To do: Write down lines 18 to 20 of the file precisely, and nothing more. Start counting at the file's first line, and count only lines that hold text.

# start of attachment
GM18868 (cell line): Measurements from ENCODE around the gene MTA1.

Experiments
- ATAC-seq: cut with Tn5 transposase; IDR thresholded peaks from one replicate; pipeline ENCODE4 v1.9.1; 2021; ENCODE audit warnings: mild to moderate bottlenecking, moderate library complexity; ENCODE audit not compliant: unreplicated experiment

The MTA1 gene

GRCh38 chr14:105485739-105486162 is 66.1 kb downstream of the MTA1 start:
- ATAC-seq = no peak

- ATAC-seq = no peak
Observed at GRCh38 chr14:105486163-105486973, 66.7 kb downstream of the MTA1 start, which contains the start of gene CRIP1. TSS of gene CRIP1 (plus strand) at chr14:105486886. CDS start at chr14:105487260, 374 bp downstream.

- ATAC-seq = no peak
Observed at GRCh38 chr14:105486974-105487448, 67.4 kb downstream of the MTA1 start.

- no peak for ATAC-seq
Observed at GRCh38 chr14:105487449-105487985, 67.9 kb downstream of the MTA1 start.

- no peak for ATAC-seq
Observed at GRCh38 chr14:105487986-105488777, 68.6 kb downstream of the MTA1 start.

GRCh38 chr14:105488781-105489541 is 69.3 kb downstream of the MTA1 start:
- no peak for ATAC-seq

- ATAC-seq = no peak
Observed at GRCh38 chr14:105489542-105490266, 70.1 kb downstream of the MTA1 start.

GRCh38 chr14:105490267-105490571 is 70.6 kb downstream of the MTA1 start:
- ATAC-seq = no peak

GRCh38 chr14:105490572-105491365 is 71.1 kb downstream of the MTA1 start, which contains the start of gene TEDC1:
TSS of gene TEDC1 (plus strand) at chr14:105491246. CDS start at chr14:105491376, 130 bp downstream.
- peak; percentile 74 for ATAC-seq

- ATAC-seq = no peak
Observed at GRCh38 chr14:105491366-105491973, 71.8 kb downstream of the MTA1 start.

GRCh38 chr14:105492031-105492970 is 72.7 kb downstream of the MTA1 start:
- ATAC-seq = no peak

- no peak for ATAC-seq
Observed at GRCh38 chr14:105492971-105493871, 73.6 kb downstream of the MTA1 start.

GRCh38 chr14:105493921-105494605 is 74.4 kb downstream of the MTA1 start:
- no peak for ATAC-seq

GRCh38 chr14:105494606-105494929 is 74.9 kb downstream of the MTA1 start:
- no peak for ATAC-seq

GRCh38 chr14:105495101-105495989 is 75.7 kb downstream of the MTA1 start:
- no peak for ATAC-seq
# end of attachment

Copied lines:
Observed at GRCh38 chr14:105489542-105490266, 70.1 kb downstream of the MTA1 start.

GRCh38 chr14:105490267-105490571 is 70.6 kb downstream of the MTA1 start:
- ATAC-seq = no peak